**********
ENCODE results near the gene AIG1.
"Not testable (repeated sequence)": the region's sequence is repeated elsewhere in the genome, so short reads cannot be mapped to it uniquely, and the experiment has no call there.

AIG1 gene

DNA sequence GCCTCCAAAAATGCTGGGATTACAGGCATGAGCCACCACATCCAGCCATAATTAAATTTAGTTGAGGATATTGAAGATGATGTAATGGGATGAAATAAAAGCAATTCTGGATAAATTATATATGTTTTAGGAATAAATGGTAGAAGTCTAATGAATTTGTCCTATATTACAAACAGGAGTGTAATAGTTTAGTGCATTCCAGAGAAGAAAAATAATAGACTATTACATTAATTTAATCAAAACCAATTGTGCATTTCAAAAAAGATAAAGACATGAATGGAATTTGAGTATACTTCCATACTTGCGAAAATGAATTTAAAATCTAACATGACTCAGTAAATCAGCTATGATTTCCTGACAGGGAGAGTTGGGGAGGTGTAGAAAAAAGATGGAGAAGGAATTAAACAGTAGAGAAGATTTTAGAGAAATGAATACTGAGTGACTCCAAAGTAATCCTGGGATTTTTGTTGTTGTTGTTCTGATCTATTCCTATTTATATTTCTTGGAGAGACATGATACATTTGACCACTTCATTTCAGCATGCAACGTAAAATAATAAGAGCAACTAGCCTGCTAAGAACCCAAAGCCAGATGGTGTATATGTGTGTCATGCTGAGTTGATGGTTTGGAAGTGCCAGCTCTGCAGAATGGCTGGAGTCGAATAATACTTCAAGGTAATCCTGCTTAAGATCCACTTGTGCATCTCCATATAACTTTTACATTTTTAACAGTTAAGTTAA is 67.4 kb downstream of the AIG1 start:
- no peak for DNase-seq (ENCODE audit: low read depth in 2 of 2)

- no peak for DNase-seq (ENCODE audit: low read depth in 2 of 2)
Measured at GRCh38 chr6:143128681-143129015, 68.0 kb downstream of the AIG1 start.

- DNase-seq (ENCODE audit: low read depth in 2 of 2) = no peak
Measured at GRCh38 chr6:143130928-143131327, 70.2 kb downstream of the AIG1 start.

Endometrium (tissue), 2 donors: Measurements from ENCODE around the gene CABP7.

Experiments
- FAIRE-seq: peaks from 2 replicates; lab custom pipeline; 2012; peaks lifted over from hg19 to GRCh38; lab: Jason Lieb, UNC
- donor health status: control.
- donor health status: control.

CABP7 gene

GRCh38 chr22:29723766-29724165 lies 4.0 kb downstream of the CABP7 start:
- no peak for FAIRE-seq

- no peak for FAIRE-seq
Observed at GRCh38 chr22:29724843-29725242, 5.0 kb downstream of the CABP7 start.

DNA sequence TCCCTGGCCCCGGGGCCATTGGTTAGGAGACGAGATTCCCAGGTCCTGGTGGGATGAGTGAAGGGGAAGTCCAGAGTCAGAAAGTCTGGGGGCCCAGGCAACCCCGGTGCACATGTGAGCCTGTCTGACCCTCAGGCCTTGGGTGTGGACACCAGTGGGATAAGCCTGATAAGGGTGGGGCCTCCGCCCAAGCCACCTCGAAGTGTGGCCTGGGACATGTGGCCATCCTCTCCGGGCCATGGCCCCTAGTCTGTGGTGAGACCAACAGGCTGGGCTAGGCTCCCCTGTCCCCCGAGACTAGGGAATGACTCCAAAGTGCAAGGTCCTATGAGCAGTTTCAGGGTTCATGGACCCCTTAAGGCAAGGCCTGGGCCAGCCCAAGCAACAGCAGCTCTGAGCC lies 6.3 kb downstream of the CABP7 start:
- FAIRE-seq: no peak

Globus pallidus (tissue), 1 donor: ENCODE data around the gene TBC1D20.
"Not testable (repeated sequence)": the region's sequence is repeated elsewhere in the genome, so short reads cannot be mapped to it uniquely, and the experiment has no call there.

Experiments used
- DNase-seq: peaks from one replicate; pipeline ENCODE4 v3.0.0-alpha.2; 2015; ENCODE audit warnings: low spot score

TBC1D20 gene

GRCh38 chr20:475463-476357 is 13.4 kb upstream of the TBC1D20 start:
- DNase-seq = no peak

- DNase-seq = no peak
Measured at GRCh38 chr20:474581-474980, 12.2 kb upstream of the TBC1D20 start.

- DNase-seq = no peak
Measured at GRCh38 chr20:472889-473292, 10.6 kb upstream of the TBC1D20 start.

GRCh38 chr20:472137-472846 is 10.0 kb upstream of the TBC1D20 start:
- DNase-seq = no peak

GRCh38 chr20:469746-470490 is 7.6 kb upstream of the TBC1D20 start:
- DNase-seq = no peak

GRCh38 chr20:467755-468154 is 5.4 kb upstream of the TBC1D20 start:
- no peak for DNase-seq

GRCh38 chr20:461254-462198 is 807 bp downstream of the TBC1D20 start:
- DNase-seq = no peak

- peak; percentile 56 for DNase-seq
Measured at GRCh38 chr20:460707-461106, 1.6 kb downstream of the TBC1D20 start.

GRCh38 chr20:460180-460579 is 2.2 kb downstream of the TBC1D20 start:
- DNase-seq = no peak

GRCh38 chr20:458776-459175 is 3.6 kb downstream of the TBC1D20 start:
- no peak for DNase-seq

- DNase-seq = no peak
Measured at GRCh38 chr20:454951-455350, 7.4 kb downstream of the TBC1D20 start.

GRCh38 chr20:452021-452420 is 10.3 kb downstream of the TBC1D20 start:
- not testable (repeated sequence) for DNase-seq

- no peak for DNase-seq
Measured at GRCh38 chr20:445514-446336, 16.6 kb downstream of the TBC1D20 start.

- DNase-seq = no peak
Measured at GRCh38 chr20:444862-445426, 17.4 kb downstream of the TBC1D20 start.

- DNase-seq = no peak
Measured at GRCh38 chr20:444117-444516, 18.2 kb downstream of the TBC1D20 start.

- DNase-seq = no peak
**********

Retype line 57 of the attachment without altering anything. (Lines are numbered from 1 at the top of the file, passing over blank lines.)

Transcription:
- DNase-seq = no peak